For me, and possibly you, there's something very hopeful, hope-filled, exciting and energizing about this time of year. The anticipation of the pending traditional major holidays (Thanksgiving, Christmas and New Year's Day) is electrifying and energizing, knowing, for many of us, annual gatherings with people we don't see very much during the preceding months, are the proverbial frosting on the calendar's "cake." As is frequently the content in these blogs, I'll share a personal memory or two about Thanksgivings, past and present, as follows:
I mostly remember how special Thanksgiving was in the early to mid-1940s in Pittsburgh (my birthplace), when I was very much a pre-teenager. During those years of wonderment, observation and learning, my mother, grandfather and I were invited, for at least seven years, to shamelessly devour every Thanksgiving dinner with a huge and happy Italian family whose last name was Armocida. The number of dishes prepared, mostly by the female Armocidas, numbered at least 15, to serve at least 20 guests. The mouth-watering smells wafting from the kitchen into the adjacent huge dining room made the anticipation grow to maximum levels for at least an hour and then it was time to begin the annual attack on the fantastic food choices. The choices included the traditional fare such as roast turkey, sage stuffing and so forth. The non-traditional dishes included Italian favorites such as spaghetti, lasagna and Italian desserts. All of it was devoured over the period of at least a half-hour, with the senior Armocidas using whiskey and other liquors as "chasers". Those of us too young or not into alcoholic beverages were very happy to "chase" the solid food with hot chocolate, milk or carbonated soft drinks. Even though it's obviously best to pay attention to healthier eating, the Thanksgiving dinners at the Armocidas in those days paid no attention to healthy eating, but rather paid all the attention to being able to enjoy such happy gluttony and warm togetherness, even if only once a year. (Those visits also included playing board games and LISTENING to football games on the radio, until 1948, when televised games allowed us to listen and WATCH, which we did.)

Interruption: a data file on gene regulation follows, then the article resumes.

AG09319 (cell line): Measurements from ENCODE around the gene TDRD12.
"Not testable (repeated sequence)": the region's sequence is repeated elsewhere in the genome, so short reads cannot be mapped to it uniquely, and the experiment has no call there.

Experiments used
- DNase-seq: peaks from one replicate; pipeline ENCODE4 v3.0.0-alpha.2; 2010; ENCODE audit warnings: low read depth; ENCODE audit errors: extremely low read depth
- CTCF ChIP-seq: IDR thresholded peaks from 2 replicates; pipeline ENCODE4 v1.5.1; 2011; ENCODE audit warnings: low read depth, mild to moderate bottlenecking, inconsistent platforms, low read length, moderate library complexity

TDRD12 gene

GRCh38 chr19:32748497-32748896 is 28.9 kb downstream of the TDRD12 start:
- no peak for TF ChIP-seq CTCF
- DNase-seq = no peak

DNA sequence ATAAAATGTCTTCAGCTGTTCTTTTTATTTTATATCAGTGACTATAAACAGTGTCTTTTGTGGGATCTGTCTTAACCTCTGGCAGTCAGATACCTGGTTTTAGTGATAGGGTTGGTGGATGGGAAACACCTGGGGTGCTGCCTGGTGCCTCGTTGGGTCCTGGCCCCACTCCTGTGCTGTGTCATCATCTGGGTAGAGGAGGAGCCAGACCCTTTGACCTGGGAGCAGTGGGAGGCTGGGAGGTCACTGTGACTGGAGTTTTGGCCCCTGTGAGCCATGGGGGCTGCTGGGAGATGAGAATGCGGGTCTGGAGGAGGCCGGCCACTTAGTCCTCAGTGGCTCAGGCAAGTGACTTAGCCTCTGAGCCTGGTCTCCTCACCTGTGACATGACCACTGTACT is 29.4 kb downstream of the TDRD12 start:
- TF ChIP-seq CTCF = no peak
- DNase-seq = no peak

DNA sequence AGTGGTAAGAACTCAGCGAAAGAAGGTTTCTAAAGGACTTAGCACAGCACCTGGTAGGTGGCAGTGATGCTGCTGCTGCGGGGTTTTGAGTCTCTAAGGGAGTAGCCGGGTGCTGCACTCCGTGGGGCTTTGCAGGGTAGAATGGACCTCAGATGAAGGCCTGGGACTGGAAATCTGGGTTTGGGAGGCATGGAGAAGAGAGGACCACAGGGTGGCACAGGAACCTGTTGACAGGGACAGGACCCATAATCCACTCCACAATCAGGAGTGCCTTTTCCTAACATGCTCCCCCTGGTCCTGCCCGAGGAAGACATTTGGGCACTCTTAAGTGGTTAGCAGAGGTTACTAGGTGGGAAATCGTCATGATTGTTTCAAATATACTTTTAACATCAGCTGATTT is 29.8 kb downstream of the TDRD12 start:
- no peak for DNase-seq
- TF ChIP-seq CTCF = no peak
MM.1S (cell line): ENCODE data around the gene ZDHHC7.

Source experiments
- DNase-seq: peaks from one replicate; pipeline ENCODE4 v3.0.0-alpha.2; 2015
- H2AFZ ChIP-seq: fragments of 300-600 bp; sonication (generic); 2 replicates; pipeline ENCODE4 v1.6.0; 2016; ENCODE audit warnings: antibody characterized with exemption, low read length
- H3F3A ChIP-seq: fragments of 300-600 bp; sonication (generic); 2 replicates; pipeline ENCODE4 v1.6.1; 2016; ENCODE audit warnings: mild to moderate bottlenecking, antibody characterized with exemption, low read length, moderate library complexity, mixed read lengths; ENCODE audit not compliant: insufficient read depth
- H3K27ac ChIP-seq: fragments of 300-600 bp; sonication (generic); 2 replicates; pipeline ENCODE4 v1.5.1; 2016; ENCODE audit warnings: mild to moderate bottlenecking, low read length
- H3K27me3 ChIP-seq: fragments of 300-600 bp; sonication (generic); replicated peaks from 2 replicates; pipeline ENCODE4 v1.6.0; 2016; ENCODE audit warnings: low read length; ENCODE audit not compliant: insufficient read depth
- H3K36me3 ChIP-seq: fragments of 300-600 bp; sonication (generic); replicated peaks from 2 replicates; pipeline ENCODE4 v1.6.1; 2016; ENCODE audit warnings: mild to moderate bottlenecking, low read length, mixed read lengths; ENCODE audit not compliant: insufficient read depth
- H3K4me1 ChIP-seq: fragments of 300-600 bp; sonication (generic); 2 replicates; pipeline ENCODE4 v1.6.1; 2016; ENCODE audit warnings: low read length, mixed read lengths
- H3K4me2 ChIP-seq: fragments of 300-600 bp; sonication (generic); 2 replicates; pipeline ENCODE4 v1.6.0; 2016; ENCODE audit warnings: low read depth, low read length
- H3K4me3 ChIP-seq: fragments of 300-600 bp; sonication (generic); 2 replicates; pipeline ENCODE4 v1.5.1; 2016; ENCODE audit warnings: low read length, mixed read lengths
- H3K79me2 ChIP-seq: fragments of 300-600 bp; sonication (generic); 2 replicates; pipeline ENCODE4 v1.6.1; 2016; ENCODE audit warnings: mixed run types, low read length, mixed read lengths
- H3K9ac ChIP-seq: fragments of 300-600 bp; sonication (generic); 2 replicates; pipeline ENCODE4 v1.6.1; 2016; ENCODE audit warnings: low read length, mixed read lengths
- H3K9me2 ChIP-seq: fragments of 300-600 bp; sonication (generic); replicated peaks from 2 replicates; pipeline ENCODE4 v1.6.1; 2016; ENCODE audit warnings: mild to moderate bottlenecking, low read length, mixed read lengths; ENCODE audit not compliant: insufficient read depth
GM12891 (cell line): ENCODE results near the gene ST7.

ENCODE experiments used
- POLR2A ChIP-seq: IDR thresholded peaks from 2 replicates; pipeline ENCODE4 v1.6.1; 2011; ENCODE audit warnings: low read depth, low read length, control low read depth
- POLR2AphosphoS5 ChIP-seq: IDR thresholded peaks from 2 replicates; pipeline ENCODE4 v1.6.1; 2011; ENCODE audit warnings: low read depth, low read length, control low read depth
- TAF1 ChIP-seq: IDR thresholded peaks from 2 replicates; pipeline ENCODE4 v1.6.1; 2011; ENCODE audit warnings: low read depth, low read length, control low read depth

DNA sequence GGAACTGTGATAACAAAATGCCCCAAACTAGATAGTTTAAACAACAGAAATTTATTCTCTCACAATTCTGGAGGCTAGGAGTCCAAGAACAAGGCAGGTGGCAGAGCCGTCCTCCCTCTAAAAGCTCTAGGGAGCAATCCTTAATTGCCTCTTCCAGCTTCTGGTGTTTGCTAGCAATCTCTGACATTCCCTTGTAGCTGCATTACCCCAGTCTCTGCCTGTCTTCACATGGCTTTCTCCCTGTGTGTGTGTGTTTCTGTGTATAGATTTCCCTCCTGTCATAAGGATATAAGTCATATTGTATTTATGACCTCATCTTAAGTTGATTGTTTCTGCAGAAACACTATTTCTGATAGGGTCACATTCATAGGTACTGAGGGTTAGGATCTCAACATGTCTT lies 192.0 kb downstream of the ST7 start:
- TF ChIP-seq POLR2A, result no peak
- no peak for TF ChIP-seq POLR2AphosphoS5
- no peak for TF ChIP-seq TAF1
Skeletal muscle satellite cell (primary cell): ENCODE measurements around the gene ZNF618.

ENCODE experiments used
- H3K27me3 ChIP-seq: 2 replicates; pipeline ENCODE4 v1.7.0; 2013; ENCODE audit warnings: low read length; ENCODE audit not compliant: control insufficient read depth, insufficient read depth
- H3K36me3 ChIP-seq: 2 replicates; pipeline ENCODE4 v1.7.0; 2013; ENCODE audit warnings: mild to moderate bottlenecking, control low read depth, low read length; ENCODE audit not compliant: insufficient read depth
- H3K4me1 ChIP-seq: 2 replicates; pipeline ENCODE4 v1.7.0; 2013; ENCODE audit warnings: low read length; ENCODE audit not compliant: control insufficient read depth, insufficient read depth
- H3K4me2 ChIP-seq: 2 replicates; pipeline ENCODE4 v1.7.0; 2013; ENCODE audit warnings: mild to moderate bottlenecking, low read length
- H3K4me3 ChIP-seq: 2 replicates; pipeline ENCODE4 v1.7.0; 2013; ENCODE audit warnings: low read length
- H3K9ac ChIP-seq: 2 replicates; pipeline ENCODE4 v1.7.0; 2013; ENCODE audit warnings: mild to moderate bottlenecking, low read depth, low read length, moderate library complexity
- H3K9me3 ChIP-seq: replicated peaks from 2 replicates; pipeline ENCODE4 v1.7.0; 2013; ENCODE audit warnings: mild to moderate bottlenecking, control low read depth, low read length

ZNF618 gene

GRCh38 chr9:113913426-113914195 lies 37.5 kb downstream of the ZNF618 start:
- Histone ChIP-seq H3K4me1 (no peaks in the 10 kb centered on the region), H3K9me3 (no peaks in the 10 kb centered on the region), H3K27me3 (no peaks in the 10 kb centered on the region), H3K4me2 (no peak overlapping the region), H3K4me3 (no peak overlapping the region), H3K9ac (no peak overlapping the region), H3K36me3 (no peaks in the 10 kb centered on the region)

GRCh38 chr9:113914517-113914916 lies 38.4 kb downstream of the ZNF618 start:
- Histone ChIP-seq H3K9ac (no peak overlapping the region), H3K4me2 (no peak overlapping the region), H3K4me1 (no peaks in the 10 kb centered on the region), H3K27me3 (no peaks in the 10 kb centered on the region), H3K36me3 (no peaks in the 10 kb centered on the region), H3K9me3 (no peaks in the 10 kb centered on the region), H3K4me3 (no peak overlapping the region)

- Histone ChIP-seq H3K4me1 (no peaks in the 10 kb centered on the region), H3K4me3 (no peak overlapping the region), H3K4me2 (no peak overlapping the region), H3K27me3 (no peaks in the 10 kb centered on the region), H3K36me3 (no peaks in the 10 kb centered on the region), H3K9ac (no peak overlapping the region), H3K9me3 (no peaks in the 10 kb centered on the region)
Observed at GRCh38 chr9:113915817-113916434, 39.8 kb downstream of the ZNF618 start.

In subsequent years, Thanksgiving for my family and me has been less raucous, but always observed gratefully for the blessings we have and share with one another. The cuisine consists of traditional turkey, stuffing, vegetables and pumpkin pie. Those of us blessed enough to enjoy the tradition that began in the 1620s are VERY blessed indeed
We are truly so blessed for all we have and should never take our happiness for granted, but especially so on the one day set aside to remember how fortunate we are in this country. As was noted in the headline, if you don’t have a Thanksgiving to attend, Ebenezer invites you to the table at one of our communities. Please call Ebenezer to learn more (612) 874-3422. Happy Thanksgiving to you and yours!
Thank you for reading, as always.